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100 percent rye sourdough bread

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Loaves of commercial rye bread tend to resemble small, dark bricks.  The texture is dense and dry and inedible unless toasted.  Given that wheat sets off my allergies and I am a total carb junkie I thought I should expend some energy making a more palatable rye loaf.

The only reason I decided to try a sourdough loaf was because I have been wanting a pet sourdough starter for a while.  They have a reputation for being challenging but I've found that it isn't creating the starter that is tricky - it is maintaining it.  I used the instructions on this fantastic site to start off my culture (I've named her Mrs Fothergill).  I've summarised the instructions below to demonstrate how simple it is but I suggest you read the original detailed instructions as they give useful back ground information.

I experimented with various rye bread recipes but eventually came up with  my own which is moist, delicious and has a long shelf life.  I have yet to try the bread toasted as it tastes so good au naturel.  The coriander seeds may sound like a strange (optional) addition but give bursts of nutty, citrus flavours as you bite into them.

I have learnt that you can't rush sourdough.  This recipe is a three day process but is actually not arduous in the least - you don't even have to knead your loaf.

Making a rye sourdough starter
  1. Ensure you have a clean jam jar and spoon.
  2. Add 40 millilitres mineral water* and 40 grams organic whole rye flour into the jam jar.  Stir well.  Cover and leave at room temperature (out of direct sunlight) for 24 hours.
  3. Day two - add another 20 millilitres mineral water and 20 grams rye flour to the mixture.  Stir well, cover and leave at room temperature (out of direct sunlight) for 24 hours.
  4. Day three - If your mixture has doubled in size, throw away two-thirds of it.  Then add another 30 millilitres mineral water and 30 grams rye flour to the remaining mixture and stir well.  Cover and leave at room temperature (out of direct sunlight) for 24 hours.  If your mixture didn't double in size repeat step three again.
  5. Day four - The mixture should definitely be active by day four.  Throw away two-thirds of it.  Then add another 30 millilitres mineral water and 30 grams rye flour to the remaining mixture and stir well.  Cover and leave at room temperature (out of direct sunlight) for 24 hours.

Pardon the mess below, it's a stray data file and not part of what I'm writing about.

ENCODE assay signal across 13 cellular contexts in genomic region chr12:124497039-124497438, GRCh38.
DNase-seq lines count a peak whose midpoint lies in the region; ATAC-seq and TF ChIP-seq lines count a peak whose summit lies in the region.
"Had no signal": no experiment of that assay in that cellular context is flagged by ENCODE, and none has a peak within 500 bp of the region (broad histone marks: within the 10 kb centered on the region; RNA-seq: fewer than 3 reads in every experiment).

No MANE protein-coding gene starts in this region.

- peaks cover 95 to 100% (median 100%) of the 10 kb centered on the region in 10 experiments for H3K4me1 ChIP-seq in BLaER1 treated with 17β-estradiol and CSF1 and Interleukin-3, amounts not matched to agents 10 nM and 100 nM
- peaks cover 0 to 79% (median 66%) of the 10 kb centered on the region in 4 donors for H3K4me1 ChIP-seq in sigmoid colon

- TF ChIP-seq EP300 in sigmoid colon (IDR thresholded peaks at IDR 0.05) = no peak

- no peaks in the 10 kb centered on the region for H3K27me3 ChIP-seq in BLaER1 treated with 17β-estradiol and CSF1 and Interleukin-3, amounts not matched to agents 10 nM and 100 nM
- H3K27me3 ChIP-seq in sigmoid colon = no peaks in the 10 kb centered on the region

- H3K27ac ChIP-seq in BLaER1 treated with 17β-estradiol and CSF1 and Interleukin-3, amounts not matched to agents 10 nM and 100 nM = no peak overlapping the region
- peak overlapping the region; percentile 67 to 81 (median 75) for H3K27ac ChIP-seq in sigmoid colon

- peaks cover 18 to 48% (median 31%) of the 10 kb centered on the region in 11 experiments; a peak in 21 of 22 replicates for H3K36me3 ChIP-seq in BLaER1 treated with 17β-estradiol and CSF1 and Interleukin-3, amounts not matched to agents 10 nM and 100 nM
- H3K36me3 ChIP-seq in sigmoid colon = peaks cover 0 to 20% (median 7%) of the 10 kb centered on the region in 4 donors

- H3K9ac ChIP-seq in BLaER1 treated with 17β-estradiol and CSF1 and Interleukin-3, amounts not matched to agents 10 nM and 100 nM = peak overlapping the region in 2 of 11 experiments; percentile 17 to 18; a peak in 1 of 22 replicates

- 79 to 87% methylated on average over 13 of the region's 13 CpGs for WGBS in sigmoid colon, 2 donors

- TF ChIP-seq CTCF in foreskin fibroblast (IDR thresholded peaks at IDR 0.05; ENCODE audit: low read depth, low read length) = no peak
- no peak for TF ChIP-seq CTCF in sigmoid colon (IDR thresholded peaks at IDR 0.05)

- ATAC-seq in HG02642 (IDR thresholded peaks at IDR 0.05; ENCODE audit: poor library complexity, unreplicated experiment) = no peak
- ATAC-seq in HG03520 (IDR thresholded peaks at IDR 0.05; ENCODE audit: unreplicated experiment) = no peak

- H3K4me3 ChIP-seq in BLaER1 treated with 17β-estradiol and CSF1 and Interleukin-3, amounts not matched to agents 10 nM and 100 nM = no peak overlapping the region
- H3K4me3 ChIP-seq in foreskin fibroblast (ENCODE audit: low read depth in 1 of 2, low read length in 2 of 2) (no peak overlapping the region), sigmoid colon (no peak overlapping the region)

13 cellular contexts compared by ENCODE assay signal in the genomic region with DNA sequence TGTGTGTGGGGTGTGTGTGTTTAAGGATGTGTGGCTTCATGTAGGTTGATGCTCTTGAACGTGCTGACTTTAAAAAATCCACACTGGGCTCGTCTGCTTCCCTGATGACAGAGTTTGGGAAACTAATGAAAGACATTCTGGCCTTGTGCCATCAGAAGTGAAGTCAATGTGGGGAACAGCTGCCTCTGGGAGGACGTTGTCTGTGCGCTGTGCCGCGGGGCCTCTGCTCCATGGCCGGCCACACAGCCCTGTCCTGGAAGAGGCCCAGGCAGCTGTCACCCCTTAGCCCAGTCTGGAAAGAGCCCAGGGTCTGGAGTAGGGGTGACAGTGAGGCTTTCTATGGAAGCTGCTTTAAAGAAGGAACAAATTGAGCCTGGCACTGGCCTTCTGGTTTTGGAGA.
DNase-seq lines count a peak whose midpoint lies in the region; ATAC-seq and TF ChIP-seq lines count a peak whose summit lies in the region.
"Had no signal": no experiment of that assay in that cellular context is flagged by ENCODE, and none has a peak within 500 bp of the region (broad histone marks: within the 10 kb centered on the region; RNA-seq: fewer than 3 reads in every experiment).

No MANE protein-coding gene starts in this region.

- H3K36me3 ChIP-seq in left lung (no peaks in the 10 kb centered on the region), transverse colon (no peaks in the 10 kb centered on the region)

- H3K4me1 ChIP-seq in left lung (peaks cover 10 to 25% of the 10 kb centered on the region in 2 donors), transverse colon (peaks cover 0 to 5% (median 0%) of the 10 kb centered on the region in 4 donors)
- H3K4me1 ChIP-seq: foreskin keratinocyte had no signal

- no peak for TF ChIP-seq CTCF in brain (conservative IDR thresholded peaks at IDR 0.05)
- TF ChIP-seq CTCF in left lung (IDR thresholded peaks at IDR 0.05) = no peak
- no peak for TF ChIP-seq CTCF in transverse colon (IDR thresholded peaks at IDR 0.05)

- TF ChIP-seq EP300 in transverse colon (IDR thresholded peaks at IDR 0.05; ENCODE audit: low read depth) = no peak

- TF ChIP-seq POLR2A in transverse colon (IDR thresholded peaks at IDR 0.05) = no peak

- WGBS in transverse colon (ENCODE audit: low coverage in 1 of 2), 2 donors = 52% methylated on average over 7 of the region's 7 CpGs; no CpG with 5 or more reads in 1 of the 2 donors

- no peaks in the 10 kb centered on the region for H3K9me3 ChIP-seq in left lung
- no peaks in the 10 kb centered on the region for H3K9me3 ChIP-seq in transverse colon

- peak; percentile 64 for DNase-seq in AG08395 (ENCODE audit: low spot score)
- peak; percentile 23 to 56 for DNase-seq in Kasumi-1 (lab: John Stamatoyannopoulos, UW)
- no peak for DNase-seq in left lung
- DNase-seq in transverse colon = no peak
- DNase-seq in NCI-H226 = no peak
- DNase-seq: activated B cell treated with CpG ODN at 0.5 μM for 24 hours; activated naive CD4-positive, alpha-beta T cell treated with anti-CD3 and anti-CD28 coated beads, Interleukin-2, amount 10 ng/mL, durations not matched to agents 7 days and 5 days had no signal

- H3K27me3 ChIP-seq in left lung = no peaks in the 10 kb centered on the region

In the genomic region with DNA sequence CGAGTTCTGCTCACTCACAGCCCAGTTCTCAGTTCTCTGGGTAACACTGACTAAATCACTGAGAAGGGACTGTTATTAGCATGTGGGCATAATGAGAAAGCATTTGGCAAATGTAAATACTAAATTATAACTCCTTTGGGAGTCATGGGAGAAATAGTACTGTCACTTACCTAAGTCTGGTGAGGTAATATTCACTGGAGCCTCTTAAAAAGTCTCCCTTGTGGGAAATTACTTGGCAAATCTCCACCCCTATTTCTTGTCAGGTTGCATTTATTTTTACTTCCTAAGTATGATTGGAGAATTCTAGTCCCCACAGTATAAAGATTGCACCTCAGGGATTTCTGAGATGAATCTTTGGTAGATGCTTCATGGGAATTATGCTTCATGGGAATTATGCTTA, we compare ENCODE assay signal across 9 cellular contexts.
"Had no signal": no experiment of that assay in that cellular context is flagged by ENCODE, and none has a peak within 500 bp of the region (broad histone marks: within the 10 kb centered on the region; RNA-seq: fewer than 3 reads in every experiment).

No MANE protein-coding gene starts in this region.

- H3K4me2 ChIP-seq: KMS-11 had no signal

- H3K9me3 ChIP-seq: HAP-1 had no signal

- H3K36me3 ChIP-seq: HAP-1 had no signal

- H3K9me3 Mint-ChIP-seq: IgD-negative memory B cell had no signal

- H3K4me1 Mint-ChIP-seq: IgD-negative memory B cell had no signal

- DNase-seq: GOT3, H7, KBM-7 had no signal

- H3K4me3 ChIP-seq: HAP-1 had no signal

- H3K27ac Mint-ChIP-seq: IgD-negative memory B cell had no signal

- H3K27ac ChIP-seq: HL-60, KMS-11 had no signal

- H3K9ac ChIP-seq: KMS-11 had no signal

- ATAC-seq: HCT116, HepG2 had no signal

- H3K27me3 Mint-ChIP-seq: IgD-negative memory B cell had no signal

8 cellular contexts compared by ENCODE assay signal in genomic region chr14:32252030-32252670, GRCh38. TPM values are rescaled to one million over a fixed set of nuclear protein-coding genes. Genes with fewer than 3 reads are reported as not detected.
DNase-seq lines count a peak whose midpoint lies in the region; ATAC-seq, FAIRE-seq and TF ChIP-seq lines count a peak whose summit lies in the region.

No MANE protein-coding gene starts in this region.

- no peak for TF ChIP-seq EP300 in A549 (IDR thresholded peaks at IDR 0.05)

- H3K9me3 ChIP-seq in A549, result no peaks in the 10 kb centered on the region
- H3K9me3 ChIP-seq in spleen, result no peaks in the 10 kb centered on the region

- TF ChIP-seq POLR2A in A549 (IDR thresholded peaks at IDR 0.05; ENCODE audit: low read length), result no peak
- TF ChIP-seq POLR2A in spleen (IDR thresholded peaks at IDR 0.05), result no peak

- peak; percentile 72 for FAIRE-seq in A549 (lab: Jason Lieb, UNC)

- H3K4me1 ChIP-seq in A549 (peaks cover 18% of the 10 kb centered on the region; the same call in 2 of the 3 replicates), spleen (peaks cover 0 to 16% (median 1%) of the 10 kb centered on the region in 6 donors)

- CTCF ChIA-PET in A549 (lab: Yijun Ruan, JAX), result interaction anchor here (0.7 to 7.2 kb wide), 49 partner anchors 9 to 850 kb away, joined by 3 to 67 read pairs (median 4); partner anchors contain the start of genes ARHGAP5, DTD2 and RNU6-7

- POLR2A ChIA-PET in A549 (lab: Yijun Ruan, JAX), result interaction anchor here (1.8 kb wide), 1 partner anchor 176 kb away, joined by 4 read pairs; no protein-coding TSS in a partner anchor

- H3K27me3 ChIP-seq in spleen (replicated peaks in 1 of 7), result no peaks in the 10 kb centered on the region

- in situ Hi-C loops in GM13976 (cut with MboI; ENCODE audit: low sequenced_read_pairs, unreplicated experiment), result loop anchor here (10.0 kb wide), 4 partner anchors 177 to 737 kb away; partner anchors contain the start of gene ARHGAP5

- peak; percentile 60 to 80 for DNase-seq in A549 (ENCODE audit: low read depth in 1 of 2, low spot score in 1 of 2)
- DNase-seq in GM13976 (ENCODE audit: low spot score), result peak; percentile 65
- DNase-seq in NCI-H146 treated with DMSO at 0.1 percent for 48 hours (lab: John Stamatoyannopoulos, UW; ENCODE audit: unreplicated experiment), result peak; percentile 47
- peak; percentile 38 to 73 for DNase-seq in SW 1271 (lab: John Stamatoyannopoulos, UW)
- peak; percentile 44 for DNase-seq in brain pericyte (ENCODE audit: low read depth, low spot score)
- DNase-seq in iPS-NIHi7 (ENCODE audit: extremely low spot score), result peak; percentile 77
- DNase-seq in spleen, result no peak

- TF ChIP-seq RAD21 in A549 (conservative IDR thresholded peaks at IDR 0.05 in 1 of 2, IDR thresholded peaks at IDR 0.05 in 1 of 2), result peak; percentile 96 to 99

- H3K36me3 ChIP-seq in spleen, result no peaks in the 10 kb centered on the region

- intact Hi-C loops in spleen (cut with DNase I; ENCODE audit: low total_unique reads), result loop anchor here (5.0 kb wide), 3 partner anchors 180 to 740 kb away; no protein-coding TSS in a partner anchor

6. Day five - Your starter is ready for baking a loaf!  You can let the culture rest for a day or two if you aren't ready to bake yet.  The smell will become fruitier as it matures.
*Throughout the sourdough process make sure the water is at room temperature.

How to maintain your sourdough starter

Once your starter is mature (at least 30 days old according to various sources) you can keep your jar in the fridge.  It is probably worth checking the starter every couple of days - simply give it a quick stir and then smell it.  If it smells fruity then just put it back in the fridge.  If it has acetone notes then  it needs to be fed;  discard two-thirds of the starter and then add 30 grams rye flour and 30 millilitres mineral water to the remaining starter.  Stir it and leave it on the work surface to activate.  Once the starter has doubled/ tripled in size, store it in the fridge.  I've only had Mrs Fothergill for a few weeks and I'm still learning how to keep her happy.  If you do have issues I suggest Google searching as there are people out there with a wealth of sourdough knowledge.

100 percent rye sourdough bread recipe

Day 1 - evening

Ingredients:
  • 35 grams sourdough starter
  • 135 grams organic whole rye flour
  • 200 millilitres mineral water
Method:
  • Mix together all of the ingredients in a bowl and leave at room temperature.
Day 2 - morning

Ingredients:
  • The mixture from day 1 above
  • 60 millilitres mineral water
  • 10 grams black molasses
  • 5 grams salt
  • 150 grams organic whole rye flour
  • 2 teaspoons coriander seeds (optional)
Method:
  • Combine all of the ingredients and mix well.
  • Set aside for two hours or until the mixture has doubled in size.
  • Grease a 1 pound loaf tin with light tasting vegetable oil.
  • Add the loaf mixture to the tin and smooth with a palette knife.  Leave to rise until it reaches the top of the tin.  This will take in the region of 1 hour.
  • Pre-heat the oven to 210 Centigrade.
  • Place the loaf tin in the oven on the middle shelf.  Fill a baking tray with water and place this on a lower shelf to create steam.  Bake for 45 minutes or until the loaf sounds hollow when tapped.    During this time, add more water if the baking tray is drying out.
  • Leave the loaf to cool in the tin for five minutes.
  • Then carefully remove the loaf from the tin and leave it to cool on a wire rack.
  • Once cool, wrap in greaseproof paper and leave to rest for a day (it tends to have a weird gummy texture on the day of baking).
Day 3
  • Your loaf is ready to eat.


2 comments:

Anonymous said...

i am already inpired

got tired of spelt
and had dificulty with rye

thank you dear

Reena said...

Hi Anon. That's very kind of you. Good luck with the recipe. All the best. Reena

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